Donald Trump says the United States has "tremendous power" over China because the world's second-largest economy depends on American prosperity and because of Beijing's ownership of a staggering amount of U.S. debt.
"They suck the blood out of us and we owe them money," Trump told CNBC. "We have a lot of power," he said.
"I call them great magicians," he said. “But we have tremendous power over China because they take so much,” he said.
Trump said also he sees the U.S. having leverage over China because its economy derives strength from manufacturing and exporting many of the goods that Americans buy everyday.
"We should get China to fix that problem. We should use our economic power. Because without us, China would be in serious trouble," he said.
“They take tremendous amounts of dollars out of the United States. Without us, China would be in tremendous problems and we should be able to do that. But we don't have leadership, we don't have the people that can get them to do that,” he said.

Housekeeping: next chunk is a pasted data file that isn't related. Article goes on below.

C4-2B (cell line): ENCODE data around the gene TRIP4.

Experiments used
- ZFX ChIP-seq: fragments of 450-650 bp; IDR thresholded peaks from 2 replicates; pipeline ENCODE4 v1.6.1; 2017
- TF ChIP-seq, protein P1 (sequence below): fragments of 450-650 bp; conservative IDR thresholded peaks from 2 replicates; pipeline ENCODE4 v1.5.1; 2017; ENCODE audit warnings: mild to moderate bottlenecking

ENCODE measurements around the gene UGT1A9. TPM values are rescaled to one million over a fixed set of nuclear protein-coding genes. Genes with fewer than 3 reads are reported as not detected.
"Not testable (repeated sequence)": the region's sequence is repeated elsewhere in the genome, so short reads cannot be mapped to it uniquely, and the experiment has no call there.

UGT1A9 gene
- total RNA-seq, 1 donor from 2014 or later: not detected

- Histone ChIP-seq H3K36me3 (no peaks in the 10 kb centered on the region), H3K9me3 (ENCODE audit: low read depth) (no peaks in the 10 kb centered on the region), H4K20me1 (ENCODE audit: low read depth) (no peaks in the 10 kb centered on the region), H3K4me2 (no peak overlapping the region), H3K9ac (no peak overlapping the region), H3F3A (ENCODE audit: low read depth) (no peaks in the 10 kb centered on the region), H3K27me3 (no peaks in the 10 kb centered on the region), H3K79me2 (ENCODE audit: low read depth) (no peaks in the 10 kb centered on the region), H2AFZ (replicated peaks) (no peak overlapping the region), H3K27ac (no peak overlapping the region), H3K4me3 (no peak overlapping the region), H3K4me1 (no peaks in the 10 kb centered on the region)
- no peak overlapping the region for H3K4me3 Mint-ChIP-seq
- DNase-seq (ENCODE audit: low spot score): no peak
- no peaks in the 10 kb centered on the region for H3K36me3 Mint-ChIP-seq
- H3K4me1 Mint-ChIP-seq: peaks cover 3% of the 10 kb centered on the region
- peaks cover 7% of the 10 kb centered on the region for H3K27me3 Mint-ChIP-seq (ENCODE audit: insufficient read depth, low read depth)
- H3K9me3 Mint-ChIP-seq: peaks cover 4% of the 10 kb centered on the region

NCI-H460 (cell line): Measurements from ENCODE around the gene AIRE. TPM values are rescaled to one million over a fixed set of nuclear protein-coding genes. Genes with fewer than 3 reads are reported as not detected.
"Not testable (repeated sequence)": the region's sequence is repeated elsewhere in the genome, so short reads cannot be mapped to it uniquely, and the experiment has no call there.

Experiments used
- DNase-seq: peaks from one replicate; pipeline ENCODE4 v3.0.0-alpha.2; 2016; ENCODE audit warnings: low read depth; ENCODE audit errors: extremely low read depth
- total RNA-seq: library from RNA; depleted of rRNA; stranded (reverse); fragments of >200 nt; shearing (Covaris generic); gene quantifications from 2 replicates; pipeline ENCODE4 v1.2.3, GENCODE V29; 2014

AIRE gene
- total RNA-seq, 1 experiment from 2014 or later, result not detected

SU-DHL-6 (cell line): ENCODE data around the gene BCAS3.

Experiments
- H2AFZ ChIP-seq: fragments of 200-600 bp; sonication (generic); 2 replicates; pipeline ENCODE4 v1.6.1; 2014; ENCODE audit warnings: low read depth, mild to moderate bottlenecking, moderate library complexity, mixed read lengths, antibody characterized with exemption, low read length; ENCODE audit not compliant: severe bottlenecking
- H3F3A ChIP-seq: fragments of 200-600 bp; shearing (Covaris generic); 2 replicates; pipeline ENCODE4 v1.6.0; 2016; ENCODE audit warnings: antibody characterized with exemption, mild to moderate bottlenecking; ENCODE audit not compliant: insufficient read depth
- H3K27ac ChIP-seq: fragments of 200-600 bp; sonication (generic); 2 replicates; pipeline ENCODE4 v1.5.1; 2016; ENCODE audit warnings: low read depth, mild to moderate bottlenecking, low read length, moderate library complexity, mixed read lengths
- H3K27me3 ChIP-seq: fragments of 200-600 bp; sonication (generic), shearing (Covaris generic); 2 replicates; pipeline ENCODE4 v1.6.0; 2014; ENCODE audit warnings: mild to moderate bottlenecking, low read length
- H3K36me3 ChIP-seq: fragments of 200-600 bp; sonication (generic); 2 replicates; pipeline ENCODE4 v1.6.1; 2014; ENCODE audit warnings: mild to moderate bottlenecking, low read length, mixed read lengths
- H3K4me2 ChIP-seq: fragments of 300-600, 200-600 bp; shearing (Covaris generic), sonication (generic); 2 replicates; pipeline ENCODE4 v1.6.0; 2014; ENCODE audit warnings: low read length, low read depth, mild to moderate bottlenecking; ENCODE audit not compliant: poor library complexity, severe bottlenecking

China remained the largest foreign holder of U.S. government debt, with $1.241 trillion in June, down from $1.2440 trillion the previous month, Reuters reported.
Trump targeted China in his speech at this year's Republican National Convention.
Trump claimed he, unlike Hillary Clinton, would keep jobs in the country and "make America rich again" by moving away from "bad trade deals," he said this summer in Cleveland.
"She supported NAFTA, and she supported China’s entrance into the World Trade Organization — another one of her husband's colossal mistakes and disasters," he said.
He also promised to crack down on trade violations. Trump said he would stop China's "outrageous theft of intellectual property," "illegal dumping" and "devastating currency manipulation."
Trump claimed Chinese officials "are the greatest currency manipulators ever!"
He vowed to renegotiate trade deals, including with China. "Our country is going to start building and making things again," he said.
Meanwhile, a cynic could say that the billionaire developer knows very well what it feels like to be mired in debt.
Companies belonging to Trump have at least $650 million in debt, more than twice the amount shown in public filings made by his presidential campaign, the New York Times reported.
His lenders include one of the largest banks in China -- which the Republican candidate accuses of being a US economic foe -- and the investment bank Goldman Sachs, which he says influences his Democratic White House rival Hillary Clinton.
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